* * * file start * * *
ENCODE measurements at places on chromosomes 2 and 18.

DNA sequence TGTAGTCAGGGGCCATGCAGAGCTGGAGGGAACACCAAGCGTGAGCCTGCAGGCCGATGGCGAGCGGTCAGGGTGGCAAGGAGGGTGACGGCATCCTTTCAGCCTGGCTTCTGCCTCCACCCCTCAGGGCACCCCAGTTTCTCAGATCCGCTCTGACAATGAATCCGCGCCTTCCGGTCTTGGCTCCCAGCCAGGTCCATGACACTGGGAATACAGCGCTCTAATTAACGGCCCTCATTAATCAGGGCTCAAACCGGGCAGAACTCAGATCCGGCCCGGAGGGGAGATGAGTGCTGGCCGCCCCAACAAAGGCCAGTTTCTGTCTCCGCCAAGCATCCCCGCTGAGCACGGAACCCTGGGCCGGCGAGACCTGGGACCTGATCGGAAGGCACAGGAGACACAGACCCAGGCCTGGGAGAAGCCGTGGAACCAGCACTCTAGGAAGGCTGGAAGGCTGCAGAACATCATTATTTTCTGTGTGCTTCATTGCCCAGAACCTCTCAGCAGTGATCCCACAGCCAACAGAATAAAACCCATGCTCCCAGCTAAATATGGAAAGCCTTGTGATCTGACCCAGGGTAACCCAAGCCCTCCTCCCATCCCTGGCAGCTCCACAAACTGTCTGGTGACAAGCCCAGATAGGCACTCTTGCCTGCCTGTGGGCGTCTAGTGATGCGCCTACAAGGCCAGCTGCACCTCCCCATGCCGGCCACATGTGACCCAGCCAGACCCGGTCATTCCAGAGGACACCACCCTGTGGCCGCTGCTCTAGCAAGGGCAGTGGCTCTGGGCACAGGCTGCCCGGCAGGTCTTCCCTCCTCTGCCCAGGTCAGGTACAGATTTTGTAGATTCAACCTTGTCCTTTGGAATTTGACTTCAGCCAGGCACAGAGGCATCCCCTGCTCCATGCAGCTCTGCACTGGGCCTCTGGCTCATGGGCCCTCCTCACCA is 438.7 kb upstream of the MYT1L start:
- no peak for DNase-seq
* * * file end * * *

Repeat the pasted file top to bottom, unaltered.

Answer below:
ENCODE measurements at places on chromosomes 2 and 18.

DNA sequence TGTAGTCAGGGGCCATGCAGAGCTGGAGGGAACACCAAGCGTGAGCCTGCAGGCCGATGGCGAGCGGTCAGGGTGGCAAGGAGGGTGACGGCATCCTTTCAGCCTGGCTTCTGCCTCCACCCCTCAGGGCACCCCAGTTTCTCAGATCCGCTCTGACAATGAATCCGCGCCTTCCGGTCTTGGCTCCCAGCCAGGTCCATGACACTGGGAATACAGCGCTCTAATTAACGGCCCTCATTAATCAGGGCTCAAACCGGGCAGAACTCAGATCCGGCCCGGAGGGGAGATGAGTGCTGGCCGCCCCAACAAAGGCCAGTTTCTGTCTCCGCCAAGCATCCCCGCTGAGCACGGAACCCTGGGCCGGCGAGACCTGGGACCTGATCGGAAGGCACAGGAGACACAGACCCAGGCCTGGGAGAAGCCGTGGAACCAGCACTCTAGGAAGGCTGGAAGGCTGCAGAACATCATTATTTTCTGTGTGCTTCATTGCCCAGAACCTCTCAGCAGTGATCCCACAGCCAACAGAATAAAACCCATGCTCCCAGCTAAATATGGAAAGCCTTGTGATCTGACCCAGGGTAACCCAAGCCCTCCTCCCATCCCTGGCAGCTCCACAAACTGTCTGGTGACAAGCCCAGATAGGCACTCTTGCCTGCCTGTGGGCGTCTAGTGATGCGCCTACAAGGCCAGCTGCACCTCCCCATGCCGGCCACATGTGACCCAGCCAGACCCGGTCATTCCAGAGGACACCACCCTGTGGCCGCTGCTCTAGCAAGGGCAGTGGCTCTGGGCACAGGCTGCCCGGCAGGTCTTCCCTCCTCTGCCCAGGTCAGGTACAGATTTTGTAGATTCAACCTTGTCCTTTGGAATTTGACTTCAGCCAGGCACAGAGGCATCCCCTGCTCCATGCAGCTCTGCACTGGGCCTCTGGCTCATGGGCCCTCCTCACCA is 438.7 kb upstream of the MYT1L start:
- no peak for DNase-seq